I also open-sourced my project template , which includes nice stuff such as Bourbon, Bitters, grids by Jeet, and a nice Grunt setup to compile SCSS, live-reload browsers, concatenate and minify static files, etc. The blog app plugs neatly into this template (although that is optional). Both this site and Ultra-Luxurious are based on this template.
I have more OSS projects on the way, and there will be more posts about those as I get them packaged up. For now, back to the workshop!
Finally bringing colbypalmer.com into this decade.
Today I get to release something special: a site I've built just for myself! This is special because I have been SO busy with client work that my site had become somewhat dated. I had been wanting to swap out the software from the excellent ExpressionEngine to a custom Django back end. (I mostly build in Django these days and it bugged me that my own site wasn't built with it.) I also wanted to update the front end with a modern HTML5/CSS3 interface - believe it or not, my old site was old enough to predate jQuery (not to mention border-radius and the like) so most of the UI was pretty rusty - not at all a showcase of my current skills.
So, welcome to the new colbypalmer.com. Tight, ain't it?
The site has a responsive layout that serves a different experience for desktop, tablet, mobile (landscape) and mobile (portrait). Try resizing your browser window to see what I mean! It's packed full of the latest HTML5/CSS3 goodness, with appropriate fallbacks for older browsers. It also is running a full-featured Django blog app that I've built and plan to open-source as soon as I can package up the code.
I plan to write up a couple things related to this site: a colophon page so I can credit folks whose plugins/apps this site uses, and tutorials on some of the cooler features I've got here - a few things that I developed in the course of making this site are worth sharing.
I'd love to hear your thoughts on the new site design - and if you chance to find any bugs I'd love to find out about those too! Please use the fancy new threaded commenting system to share your input.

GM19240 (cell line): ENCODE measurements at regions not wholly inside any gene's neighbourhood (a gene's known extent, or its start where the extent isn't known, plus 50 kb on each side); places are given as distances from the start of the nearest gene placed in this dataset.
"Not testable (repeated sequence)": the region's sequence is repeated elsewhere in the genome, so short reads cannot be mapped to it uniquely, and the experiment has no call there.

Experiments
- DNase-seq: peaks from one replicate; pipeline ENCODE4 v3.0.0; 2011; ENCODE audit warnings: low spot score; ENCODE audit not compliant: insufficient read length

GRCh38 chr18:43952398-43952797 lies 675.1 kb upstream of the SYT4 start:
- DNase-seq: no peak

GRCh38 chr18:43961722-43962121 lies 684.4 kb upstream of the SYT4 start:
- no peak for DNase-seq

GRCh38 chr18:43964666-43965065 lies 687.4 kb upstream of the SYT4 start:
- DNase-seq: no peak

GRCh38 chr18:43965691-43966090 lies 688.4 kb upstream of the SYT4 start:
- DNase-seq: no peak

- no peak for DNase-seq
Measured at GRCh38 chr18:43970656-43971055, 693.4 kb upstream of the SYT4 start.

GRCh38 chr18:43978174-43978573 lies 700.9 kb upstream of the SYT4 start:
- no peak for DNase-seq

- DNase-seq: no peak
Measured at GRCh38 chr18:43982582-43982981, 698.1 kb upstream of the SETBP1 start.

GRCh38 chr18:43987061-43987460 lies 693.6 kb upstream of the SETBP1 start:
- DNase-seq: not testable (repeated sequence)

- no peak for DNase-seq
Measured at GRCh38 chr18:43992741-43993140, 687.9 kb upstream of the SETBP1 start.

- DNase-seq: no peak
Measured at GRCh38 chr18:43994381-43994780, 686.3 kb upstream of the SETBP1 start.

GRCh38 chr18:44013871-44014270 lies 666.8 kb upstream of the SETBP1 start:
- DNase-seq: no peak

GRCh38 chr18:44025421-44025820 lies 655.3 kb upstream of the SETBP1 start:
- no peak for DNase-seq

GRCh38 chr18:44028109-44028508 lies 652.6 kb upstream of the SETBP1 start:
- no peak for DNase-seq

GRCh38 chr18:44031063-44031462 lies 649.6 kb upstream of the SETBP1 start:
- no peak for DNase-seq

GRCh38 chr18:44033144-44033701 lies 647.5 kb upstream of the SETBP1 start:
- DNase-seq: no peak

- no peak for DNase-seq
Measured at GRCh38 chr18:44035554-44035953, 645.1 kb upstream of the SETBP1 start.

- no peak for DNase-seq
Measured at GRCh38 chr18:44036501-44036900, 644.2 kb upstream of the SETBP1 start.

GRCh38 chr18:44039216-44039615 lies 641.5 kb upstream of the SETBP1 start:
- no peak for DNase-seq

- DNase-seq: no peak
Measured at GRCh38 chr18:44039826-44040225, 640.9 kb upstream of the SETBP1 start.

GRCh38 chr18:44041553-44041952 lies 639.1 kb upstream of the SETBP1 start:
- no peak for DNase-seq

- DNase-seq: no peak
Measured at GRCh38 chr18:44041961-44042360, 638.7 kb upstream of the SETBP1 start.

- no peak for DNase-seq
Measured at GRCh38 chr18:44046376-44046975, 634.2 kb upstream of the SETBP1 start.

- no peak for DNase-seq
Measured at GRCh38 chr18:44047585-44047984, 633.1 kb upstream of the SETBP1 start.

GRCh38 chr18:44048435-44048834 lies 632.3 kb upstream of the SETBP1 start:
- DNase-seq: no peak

A good change for most! Inconvenient for others.
This morning marked the official deprecation of Twitter's basic authentication system. I had been working toward the changeover, and at about 8 am I switched iTweet.net over to OAuth-based authentication.
Things went pretty smoothly, I hope. Most people seem to have been able to refresh, authenticate with Twitter, and start tweeting again right away. Even aside from the improved security, the nicest immediate benefit is the API rate limit of 350 calls per hour instead of the 150/hour available through basic authentication. This will allow me to do some fun stuff that wasn't possible before.
The people who were most affected by this change were those who use iTweet because twitter.com is blocked due to a company firewall/filter or censorship. These folks are not able to sign in via OAuth, just due to the nature of what OAuth is. I'm bummed that this is the case, but don't immediately see a way around it - however I am open to ideas from any direction.
For the time being I've put a basic-authentication version of iTweet up at:
http://itweet.net/basic/ - and you can use it at that address for the next two weeks.
However, please note that Twitter is going to be cutting down the number of available API requests by 10% every business day until August 31, when basic authentication will be switched off entirely. You can read about this in the twitter-development Google group. If you're one of the folks who use iTweet to get around a filter, this is a bummer.
So by the end of the month people needing a proxy for twitter.com will be out of luck. I'm open to suggestions as to how this inconvenience could be avoided, as this change will happen for all apps, not just iTweet.net - feel free to post ideas in the comments.